“Here we are, 30 years later, discussing the same issue”—a change in the society’s name—“except the global context is completely different today,” Walmsley says. “We didn’t have the right solution before; we do have it today. It’s the right time for this change.”
In 2016, OSA marked its centennial year. It was, of course, a time to celebrate the organization’s rich history, and it saw the adoption of a new “OSA 100” logo for the society. Yet the centennial also prompted considerable reflection on the next 100 years, for both the society and the science and community it serves. And the OSA Board decided it was time to come to grips with the long-standing issue of the society’s name.
The process began in earnest the very next year—and, according to the society’s 2017 President, Eric Mazur, “we took our time with this important decision.” Among the early steps, he says, were “hundreds of conversations” with a cross-section of members from various countries and career stages. These discussions, says Mazur, reinforced concerns about the limitations of the society’s existing name. To move in a deliberate way to a new one, the organization enlisted the help of a number of experts in brand strategy implementation.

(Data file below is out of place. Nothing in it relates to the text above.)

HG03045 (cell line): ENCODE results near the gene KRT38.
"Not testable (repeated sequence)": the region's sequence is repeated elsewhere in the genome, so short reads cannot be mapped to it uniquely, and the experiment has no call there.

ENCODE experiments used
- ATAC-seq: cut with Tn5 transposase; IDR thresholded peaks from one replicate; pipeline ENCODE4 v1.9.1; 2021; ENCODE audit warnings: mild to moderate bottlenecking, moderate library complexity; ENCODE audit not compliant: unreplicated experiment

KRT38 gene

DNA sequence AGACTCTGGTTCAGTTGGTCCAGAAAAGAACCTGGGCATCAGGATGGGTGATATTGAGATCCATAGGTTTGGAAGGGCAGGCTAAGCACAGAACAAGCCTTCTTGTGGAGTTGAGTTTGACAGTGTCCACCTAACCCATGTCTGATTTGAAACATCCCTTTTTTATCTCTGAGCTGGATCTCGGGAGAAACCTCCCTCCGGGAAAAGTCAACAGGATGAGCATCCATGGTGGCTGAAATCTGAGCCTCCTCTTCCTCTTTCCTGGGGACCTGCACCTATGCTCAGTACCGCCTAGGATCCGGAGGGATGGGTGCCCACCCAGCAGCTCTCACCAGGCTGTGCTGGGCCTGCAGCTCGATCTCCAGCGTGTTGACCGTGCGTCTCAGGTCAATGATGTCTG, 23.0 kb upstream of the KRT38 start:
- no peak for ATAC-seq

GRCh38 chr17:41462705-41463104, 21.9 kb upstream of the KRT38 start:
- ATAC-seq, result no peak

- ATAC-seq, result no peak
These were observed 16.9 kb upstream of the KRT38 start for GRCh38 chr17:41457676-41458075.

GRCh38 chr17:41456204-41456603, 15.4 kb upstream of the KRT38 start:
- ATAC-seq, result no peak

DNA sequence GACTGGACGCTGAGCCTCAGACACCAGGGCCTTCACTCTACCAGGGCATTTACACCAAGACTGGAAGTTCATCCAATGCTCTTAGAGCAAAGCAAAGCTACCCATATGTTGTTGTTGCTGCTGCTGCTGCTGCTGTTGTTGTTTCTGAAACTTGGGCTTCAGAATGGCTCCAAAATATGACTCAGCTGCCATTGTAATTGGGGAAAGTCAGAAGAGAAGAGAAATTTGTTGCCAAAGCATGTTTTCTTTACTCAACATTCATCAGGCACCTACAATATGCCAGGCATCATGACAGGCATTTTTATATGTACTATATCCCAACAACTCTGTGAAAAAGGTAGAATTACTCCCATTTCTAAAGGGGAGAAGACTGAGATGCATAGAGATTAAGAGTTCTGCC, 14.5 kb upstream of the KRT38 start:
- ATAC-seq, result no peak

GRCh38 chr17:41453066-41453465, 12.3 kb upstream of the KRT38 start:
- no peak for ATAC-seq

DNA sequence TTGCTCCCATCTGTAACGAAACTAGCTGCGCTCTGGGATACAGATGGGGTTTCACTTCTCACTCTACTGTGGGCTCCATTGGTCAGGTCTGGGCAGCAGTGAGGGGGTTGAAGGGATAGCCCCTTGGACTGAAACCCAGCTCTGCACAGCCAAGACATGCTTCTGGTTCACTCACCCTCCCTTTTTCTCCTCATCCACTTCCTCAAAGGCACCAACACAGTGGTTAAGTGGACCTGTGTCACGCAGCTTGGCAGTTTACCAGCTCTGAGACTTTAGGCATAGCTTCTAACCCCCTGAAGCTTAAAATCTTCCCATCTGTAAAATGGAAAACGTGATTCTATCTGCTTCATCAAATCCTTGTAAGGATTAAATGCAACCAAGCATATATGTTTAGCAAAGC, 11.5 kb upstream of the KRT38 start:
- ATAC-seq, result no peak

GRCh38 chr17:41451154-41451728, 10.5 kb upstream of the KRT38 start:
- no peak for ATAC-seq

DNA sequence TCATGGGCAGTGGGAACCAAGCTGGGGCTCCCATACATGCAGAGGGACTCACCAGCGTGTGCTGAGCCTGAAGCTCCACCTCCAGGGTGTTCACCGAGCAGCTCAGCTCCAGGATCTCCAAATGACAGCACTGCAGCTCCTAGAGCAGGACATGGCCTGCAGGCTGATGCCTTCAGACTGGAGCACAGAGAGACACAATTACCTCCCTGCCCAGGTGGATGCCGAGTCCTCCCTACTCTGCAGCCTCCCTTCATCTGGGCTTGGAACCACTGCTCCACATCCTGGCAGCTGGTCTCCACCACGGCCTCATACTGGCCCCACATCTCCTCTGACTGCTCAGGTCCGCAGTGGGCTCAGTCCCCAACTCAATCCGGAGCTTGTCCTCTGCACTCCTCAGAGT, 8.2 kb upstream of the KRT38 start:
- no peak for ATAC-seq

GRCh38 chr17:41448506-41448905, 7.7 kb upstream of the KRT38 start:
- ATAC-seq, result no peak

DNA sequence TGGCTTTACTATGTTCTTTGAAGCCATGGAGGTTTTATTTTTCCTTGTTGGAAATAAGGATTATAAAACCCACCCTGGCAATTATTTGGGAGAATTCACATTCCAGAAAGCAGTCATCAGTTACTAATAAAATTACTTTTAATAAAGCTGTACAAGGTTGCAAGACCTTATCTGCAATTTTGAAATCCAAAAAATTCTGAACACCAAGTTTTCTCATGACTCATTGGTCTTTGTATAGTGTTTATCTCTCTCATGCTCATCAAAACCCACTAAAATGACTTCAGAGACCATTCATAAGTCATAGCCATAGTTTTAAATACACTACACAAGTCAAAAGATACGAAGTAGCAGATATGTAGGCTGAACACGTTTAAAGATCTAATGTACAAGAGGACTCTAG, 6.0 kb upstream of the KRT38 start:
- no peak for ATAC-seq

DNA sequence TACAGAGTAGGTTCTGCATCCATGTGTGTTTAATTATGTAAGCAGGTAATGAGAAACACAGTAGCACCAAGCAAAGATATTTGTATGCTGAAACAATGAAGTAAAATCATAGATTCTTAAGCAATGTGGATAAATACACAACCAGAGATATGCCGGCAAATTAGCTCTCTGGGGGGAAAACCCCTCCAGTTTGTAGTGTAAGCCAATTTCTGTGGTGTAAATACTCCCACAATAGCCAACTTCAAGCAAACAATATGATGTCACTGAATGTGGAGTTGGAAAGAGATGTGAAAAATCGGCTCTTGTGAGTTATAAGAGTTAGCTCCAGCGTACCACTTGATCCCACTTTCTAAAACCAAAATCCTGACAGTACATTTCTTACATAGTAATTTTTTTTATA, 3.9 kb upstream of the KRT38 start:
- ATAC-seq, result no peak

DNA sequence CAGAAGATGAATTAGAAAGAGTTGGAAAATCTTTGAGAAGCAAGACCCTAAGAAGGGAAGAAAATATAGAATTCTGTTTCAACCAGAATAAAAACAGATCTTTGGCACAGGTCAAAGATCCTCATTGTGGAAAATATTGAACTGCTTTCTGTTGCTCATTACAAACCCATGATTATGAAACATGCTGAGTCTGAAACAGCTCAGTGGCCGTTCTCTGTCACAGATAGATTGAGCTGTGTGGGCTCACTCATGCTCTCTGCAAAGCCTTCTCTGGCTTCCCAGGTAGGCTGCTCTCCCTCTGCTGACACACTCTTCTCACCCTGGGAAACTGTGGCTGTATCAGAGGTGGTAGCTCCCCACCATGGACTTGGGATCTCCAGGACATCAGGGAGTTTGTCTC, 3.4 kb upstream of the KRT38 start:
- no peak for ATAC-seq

The subsequent effort, which unfolded across two years, allowed the society’s leadership to recommit to, and clarify, its vision and mission: to be the leading worldwide forum for light science and technology. As the exploration continued, four guiding principles of the society emerged: ensuring unsurpassed quality; being at the forefront of technological change; being inclusively global; and being a champion of the field. These principles served as “pillars” helping to shape the effort to update and extend the organization’s brand.
A board of society volunteers began with a list of more than a thousand possible names—and, through extensive research and discussion, reduced the list to seven distinct names that were put out to members of the optics and photonics community for extensive testing, validation and feedback. One clear winner emerged—Optica.